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Often we want students to interact with each other and the concept or practice they are learning about, and we expect that this will take place during class discussions. The ideal is that students will ask and attempt to answer questions, raise issues, and even debate one another, with the instructor in the role as facilitator and guide. But we know in many cases, this isn’t what happens. Questions meant to provoke discussion are met with blank stares and averted eyes. How do we get the discussion really going in the classroom with our students?
Be sure that you are clear with the students at the beginning of the semester that there will be a discussion component, and that they will be expected to participate. It takes time for students to develop a level of comfort with the instructor and each other in order for them to more willingly participate in a discussion, so be consistent and be persistent in your practice. Also, discuss early on what consists a good discussion and ask the students what they need in order to be able to feel comfortable participating and voicing their concerns. Be prepared to mediate difficult or awkward moments in those discussions and work to make sure the classroom is an inclusive space.
Think of ways to ease the students into larger conversations using such techniques as the “Think-Pair-Share”, where students first respond in writing to a prompt, share their views with a smaller group, and then share it with the entire class. You might have students do the thinking/writing part before coming to class, in an online forum or setting, so that you can read their thoughts ahead of time and use their own words to prompt discussions. But be sure to listen to your students, limit your own interjections and observations, to allow the students the space to speak.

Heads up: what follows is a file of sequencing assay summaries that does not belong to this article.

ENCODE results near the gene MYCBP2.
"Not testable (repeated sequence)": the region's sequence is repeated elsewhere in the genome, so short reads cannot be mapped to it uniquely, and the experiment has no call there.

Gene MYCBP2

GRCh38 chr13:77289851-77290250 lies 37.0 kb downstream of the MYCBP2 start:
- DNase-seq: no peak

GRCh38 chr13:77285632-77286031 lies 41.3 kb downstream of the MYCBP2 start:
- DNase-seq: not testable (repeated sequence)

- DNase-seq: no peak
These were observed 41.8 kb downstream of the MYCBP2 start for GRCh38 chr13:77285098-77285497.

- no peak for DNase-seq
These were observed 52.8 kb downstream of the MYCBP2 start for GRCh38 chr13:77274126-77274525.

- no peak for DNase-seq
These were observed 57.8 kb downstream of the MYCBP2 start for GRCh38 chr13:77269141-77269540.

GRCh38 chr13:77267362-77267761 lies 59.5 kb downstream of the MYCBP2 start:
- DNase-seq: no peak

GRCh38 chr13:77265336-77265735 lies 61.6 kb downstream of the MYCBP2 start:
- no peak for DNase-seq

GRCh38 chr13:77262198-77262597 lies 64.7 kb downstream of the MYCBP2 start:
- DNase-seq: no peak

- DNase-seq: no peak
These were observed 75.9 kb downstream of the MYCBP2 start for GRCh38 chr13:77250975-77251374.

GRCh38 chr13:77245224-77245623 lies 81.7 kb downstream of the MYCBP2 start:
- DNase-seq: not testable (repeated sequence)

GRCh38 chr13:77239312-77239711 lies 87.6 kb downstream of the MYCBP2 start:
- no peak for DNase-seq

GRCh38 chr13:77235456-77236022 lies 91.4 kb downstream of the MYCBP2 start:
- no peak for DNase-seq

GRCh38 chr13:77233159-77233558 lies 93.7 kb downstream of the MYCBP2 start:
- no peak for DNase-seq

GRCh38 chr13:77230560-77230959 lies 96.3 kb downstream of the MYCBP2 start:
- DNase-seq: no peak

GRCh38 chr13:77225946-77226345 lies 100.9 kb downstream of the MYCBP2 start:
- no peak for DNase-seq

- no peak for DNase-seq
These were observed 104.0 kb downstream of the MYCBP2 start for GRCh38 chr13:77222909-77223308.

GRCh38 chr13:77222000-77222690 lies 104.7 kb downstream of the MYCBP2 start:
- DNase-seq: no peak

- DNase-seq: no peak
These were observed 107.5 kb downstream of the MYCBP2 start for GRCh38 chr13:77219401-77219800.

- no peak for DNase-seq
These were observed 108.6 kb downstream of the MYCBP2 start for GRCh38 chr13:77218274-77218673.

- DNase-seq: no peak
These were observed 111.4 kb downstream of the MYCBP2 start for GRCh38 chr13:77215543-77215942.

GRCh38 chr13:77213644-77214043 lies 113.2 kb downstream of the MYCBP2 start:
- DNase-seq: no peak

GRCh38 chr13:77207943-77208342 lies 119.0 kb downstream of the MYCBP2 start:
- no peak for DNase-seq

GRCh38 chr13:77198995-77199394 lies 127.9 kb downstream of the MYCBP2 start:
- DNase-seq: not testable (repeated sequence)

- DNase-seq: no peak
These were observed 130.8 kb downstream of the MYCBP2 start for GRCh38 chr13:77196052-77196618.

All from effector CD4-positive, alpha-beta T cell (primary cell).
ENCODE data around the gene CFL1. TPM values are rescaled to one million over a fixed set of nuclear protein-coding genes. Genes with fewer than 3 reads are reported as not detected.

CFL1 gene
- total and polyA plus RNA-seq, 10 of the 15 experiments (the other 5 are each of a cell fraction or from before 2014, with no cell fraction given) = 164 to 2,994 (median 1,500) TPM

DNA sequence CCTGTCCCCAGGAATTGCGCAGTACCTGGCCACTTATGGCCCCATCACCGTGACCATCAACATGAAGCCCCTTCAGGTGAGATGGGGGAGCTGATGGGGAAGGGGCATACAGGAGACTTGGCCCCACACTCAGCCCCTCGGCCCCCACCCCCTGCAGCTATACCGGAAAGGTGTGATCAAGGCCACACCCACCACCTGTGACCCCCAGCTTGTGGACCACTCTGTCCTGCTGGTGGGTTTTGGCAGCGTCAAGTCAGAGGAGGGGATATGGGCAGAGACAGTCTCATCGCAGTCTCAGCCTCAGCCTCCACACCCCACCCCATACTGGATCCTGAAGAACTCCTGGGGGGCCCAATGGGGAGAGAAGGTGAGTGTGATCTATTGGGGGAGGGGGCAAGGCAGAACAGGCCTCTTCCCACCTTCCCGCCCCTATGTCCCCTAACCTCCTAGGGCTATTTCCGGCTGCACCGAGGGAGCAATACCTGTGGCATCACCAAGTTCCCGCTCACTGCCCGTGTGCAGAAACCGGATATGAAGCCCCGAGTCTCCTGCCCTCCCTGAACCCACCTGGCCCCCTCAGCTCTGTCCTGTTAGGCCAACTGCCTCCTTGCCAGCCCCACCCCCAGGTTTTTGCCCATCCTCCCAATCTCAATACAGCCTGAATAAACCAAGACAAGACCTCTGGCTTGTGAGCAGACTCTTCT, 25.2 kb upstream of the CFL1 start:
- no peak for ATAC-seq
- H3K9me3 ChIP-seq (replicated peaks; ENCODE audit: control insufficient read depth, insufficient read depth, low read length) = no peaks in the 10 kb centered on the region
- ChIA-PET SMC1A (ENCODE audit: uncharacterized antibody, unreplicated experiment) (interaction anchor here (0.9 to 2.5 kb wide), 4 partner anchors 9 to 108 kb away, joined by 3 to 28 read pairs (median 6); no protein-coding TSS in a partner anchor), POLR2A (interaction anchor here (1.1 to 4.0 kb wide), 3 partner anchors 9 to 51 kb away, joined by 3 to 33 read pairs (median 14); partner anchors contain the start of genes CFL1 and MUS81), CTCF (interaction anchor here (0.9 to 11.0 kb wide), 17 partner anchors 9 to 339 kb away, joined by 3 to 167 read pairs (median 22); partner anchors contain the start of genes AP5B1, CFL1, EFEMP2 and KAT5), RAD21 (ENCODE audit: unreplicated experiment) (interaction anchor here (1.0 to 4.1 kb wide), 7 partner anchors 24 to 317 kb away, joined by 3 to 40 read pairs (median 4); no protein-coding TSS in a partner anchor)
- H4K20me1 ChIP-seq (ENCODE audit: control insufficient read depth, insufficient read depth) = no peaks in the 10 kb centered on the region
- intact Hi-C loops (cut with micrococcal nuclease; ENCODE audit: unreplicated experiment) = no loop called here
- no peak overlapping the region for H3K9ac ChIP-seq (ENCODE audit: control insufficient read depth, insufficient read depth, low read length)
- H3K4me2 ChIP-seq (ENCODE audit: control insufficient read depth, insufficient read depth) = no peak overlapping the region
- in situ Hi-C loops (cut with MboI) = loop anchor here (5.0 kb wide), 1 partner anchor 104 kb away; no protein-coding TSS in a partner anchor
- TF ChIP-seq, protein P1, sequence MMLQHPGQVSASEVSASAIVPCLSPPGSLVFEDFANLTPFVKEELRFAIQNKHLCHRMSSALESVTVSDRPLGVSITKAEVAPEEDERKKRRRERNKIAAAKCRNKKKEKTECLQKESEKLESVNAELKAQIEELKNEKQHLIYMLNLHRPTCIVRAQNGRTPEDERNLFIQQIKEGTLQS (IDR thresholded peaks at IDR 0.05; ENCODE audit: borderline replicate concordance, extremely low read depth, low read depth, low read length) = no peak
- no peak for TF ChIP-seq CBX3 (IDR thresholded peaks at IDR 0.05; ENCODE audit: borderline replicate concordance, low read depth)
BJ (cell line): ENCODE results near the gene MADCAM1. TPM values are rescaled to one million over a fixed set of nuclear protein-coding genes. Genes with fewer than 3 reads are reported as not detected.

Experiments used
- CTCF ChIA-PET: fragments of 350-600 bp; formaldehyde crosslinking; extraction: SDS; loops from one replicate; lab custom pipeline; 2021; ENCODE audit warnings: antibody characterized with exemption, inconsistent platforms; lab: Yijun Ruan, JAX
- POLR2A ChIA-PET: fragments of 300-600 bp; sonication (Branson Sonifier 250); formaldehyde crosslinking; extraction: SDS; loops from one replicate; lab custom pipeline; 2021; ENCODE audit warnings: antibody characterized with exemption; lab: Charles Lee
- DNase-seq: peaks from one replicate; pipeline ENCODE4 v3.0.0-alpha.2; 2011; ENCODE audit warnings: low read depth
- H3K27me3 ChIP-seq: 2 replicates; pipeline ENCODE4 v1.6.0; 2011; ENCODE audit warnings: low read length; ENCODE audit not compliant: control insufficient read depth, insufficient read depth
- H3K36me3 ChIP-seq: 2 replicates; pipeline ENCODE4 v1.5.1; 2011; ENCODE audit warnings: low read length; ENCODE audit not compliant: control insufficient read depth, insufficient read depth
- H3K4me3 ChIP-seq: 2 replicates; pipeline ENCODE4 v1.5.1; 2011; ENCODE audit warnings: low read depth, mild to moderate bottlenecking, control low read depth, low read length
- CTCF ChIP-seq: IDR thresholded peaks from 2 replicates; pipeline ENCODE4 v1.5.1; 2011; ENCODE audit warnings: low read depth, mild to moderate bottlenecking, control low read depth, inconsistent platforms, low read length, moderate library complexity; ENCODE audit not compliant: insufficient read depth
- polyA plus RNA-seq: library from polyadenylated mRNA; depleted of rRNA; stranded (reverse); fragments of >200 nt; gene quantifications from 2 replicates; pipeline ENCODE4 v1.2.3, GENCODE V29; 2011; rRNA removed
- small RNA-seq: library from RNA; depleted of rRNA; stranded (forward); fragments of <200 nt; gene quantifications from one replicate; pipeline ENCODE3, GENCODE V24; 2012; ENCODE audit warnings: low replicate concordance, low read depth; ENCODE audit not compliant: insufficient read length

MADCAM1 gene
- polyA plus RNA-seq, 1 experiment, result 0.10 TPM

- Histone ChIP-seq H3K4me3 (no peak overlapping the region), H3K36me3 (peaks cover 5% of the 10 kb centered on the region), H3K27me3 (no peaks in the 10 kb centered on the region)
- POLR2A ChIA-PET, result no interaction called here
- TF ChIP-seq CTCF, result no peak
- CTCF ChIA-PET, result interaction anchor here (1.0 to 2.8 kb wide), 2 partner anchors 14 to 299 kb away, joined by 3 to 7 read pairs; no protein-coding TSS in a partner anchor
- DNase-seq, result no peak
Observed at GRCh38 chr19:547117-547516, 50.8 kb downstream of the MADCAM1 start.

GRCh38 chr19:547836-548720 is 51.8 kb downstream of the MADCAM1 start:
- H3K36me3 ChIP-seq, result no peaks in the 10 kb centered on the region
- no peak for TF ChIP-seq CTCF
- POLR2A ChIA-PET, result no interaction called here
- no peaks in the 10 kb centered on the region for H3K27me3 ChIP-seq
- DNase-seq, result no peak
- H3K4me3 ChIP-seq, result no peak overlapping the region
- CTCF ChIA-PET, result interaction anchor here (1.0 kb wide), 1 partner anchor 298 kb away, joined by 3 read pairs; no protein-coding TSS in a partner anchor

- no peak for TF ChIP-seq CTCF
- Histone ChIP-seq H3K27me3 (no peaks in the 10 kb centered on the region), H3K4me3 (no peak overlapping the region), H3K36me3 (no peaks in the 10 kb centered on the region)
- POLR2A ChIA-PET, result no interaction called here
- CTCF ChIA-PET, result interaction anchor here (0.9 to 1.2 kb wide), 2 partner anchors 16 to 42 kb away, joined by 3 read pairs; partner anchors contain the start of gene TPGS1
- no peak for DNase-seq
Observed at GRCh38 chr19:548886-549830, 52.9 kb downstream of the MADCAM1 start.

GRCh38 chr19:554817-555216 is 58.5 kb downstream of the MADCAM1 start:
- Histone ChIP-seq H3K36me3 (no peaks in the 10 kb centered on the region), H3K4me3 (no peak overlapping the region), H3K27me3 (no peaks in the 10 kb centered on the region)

Too often, we can’t stand silences, or we are too used to lecturing, to allow for the discussion to take place organically. In the book Tools for Teaching, available through the CELT library, there is an excellent section on encouraging class discussions. The book Discussion as a Way of Teaching: Tools and Techniques for Democratic Classrooms is also available and provides a much more in-depth look at fostering in-class discussions. As well, we have the book Start Talking: A Handbook for Engaging in Difficult Dialogues in Higher Education for instructors to consult.
A series of advise posts on leading discussions: http://cft.vanderbilt.edu/tag/discussion-leading/
A roundup of blog posts from ProfHacker on in-class discussions: http://chronicle.com/blogs/profhacker/from-the-archives-on-classroom-discussion/26716
On creating a more inclusive classroom, including class discussions: http://www.crlt.umich.edu/gsis/p3_1